NEW YORK (The Deal) -- Oil prices are sliding again, this time on worldwide worries about Greece, and the possibly of sanctions being lifted from Iran, which is expected to boost that country's oil production for export. The price of crude fell below $51 a barrel on Tuesday after weeks of hovering around the $60 level.
Tudor, Pickering, Holt & Co. Securities, the energy-centric investment bank with a widely read morning report -- including frat-boy humor every Friday -- said Wednesday that the recent selloff of oil and gas stocks has created a buying opportunity. It noted that the oil and gas companies it covers are now collectively trading at 60% below their net asset value based on their proved, possible and probable reserves (ouch).
Anadarko, based in the Woodlands, Texas, and led by R.A. Walker, is a large independent oil and gas producer with properties in the U.S. and around the world, both onshore and off, which analysts say is a plus. Its properties in the Wolfcamp area of West Texas' Delaware Basin are particularly promising, and it has been identified as a prime beneficiary if the U.S. oil export ban is lifted. Like other oil and gas companies, it's been paring its portfolio through the downturn: Just this week, Anadarko and affiliate Western Gas Partners (WGP) agreed to sell dry gas Bossier Shale properties in East Texas to Legacy Reserves (LGCY) for $440 million. It's also expected to monetize part of its Mozambique and U.S. midcontinent properties and some of its shares of Western Gas. Simmons & Co. International has the company at overweight and Jefferies recently upgraded the stock to a buy.
Like Anadarko, Houston-based Noble Energy has properties scattered across the globe, including a $6.5 billion gas field off the coast of Israel (which it was recently cleared to develop after some political pushback). In May, it agreed to buy Rosetta Resources for $3.9 billion, a price analysts thought was a bargain, expanding into West Texas' Permian Basin and South Texas' Eagle Ford Shale. (Further asset additions in the Permian are likely.) It's also been shedding assets, including 38,500 net acres in Colorado's Boulder County in May to an undisclosed buyer for $120 million. KLR Group has Noble at a buy and Jefferies analyst Jonathan Wolff moved Noble to hold from underperform on Monday.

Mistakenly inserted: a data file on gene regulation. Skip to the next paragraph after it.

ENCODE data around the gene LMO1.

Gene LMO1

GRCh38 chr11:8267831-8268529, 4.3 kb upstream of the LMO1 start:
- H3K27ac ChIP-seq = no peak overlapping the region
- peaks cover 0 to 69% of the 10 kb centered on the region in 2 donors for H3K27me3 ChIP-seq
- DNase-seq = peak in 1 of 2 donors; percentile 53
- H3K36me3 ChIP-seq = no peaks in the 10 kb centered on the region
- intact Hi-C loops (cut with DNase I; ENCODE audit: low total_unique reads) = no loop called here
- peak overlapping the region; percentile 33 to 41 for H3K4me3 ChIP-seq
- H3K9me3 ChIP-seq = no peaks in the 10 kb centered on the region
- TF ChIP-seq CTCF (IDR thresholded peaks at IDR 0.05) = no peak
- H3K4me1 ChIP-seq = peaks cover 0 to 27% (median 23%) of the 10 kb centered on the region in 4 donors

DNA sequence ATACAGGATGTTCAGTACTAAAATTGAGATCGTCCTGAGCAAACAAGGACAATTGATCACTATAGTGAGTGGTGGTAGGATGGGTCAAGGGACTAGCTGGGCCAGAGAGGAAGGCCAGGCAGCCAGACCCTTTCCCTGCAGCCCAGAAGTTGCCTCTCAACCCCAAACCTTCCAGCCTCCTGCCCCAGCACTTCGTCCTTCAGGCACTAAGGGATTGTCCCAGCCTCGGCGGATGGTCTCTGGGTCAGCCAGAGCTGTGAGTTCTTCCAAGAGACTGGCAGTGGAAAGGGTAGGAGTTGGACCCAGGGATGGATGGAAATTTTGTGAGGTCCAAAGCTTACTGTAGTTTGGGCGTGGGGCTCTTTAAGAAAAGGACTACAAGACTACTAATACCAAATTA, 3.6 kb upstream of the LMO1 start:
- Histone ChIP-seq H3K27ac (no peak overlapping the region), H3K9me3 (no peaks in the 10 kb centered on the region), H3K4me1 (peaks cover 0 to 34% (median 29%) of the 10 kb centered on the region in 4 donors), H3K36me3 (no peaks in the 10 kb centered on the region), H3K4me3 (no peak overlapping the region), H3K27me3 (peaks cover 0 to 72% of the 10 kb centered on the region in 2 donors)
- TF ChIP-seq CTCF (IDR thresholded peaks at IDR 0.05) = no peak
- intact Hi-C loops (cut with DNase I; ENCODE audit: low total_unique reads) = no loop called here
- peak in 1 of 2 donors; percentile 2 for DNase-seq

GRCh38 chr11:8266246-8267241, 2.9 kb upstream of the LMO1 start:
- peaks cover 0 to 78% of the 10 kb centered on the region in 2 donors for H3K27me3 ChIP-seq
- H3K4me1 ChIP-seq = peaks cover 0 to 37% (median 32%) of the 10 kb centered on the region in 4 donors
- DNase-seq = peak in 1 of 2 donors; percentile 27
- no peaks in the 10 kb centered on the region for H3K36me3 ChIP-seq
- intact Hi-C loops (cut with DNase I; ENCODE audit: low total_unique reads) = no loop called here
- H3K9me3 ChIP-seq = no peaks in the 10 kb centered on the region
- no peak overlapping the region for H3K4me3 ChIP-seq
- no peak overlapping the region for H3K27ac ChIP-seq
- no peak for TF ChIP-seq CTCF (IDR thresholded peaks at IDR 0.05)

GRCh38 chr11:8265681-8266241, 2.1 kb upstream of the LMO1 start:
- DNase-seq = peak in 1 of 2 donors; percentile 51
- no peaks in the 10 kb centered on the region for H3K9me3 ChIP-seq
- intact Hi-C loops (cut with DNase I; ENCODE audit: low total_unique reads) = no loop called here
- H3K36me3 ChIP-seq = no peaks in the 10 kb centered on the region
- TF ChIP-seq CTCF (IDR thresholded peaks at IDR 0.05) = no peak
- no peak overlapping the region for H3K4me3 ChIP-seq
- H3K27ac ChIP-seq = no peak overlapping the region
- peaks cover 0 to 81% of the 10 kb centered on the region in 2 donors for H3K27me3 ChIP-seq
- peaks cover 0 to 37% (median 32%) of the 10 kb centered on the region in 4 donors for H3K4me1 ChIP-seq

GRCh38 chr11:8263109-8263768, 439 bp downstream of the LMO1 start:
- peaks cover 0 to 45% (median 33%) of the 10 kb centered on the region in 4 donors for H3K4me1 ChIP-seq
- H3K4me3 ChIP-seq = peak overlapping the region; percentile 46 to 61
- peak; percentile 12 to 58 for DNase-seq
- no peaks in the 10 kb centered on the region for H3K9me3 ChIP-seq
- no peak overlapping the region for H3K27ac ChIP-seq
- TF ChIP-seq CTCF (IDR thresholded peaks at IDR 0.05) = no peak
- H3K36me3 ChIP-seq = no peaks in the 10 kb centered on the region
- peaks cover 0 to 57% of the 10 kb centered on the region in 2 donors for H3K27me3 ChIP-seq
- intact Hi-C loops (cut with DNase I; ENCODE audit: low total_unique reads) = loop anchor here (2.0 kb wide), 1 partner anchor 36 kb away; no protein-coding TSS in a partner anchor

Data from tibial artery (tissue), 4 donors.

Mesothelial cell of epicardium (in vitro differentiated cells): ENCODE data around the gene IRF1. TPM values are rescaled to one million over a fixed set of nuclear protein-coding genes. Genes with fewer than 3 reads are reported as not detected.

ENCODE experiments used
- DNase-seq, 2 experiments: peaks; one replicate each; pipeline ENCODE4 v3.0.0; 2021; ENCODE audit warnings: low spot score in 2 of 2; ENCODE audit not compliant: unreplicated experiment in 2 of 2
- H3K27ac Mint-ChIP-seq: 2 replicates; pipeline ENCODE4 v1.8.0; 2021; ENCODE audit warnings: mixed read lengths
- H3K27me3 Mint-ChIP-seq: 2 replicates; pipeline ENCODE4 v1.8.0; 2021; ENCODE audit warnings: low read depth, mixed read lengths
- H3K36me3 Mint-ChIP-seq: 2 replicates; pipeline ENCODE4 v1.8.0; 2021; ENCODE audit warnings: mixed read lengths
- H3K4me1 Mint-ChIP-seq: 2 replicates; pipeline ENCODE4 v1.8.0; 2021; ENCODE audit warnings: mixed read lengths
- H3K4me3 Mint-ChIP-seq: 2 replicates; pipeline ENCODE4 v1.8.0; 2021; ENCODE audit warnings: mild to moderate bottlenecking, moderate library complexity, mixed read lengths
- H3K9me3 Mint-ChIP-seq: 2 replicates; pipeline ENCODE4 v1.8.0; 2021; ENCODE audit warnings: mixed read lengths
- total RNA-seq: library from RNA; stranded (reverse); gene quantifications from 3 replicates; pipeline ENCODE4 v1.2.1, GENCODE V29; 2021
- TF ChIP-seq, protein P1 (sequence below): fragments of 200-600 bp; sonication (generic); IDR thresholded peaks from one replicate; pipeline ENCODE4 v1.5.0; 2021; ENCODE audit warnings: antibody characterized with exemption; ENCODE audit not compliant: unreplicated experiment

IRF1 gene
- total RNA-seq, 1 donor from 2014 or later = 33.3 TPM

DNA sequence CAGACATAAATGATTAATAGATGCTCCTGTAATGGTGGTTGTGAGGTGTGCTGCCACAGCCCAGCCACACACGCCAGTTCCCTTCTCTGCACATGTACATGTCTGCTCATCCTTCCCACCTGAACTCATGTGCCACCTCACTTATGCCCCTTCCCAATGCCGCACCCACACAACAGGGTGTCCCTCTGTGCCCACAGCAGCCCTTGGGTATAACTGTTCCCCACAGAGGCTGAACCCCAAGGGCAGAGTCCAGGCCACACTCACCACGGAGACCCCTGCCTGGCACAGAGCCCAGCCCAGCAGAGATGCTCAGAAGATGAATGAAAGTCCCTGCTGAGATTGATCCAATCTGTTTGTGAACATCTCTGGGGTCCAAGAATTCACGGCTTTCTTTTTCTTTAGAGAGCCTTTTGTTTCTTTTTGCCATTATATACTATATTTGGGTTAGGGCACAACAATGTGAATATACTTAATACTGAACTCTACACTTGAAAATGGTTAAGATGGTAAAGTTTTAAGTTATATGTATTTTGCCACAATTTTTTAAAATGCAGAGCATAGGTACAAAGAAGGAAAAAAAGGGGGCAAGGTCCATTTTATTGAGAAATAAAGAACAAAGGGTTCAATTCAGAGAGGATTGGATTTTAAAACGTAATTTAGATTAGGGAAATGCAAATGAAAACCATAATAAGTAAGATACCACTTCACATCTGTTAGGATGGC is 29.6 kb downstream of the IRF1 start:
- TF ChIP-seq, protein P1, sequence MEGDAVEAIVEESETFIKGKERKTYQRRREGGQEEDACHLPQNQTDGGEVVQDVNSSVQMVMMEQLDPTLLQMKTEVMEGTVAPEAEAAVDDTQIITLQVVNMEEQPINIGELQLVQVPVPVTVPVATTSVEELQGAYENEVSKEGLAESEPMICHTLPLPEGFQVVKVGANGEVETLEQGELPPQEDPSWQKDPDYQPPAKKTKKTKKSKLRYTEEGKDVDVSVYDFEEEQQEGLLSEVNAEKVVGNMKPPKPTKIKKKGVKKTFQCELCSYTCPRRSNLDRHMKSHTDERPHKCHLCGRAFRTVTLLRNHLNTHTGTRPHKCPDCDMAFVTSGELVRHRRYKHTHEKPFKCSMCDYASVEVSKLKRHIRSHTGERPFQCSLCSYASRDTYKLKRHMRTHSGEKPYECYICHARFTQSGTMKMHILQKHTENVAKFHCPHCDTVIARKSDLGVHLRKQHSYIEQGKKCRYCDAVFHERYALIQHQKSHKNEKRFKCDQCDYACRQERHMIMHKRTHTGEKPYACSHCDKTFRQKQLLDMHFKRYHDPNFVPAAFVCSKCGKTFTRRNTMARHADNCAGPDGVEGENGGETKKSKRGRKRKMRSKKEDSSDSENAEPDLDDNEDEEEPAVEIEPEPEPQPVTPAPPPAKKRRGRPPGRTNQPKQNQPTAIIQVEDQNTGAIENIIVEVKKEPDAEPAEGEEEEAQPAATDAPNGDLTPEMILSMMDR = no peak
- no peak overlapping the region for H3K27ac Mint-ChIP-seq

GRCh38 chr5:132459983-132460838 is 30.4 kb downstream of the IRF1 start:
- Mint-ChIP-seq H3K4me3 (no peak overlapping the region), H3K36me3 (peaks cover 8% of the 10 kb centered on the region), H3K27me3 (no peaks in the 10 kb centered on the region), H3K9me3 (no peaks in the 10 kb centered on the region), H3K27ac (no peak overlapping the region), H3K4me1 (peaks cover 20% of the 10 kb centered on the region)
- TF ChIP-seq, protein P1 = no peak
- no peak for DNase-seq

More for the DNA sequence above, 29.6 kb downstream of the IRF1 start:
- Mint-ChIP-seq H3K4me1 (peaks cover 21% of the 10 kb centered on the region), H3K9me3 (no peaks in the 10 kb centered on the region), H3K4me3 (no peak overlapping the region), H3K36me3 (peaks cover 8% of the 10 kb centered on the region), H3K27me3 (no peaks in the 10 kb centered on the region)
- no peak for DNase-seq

Finally, there's Concho Resources, which is based in Midland, Texas, and led by Tim Leach. Analysts have tagged Concho as a potential takeover target, mostly because of its dominant position in the Permian Basin -- and particularly after Noble's groundbreaking purchase of Rosetta. Simmons analyst Pearce Hammond reiterated his overweight call on the stock last month given its outperformance, its lack of layoffs despite the downturn, and its ability financially to make small bolt-on acquisitions in its core areas, which can "further fortify" its robust drilling inventory.
TPH also adds three "high-beta" names -- Wall Street speak for "high risk" -- to its pick list. They include Tulsa, Okla.-based Laredo Petroleum (LPI) - Get Report, Randy Foutch's oil and gas company which has properties primarily in the Permian and has been a rumored takeover target for a while ("If we get a good offer, we'll look at it," he told the Deal on the sidelines of an industry luncheon on Wednesday); Houston-based Oasis Petroleum (OAS) - Get Report, which is led by longtime CEO Tommy Nusz and is one of the few pure plays in the Bakken in the Rockies and has also been mentioned as a possible buyout candidate given the recent rise in M&A in the sector; and Austin, Texas-based Parsley Energy (PE) - Get Report, the Permian player led by CEO Bryan Sheffield which went public last year and that analysts think could be on the buying or selling end of a transaction. And why not, given these low, low prices?
This article was originally published at 5:13 p.m. ET, July 9, 2015, on The Deal.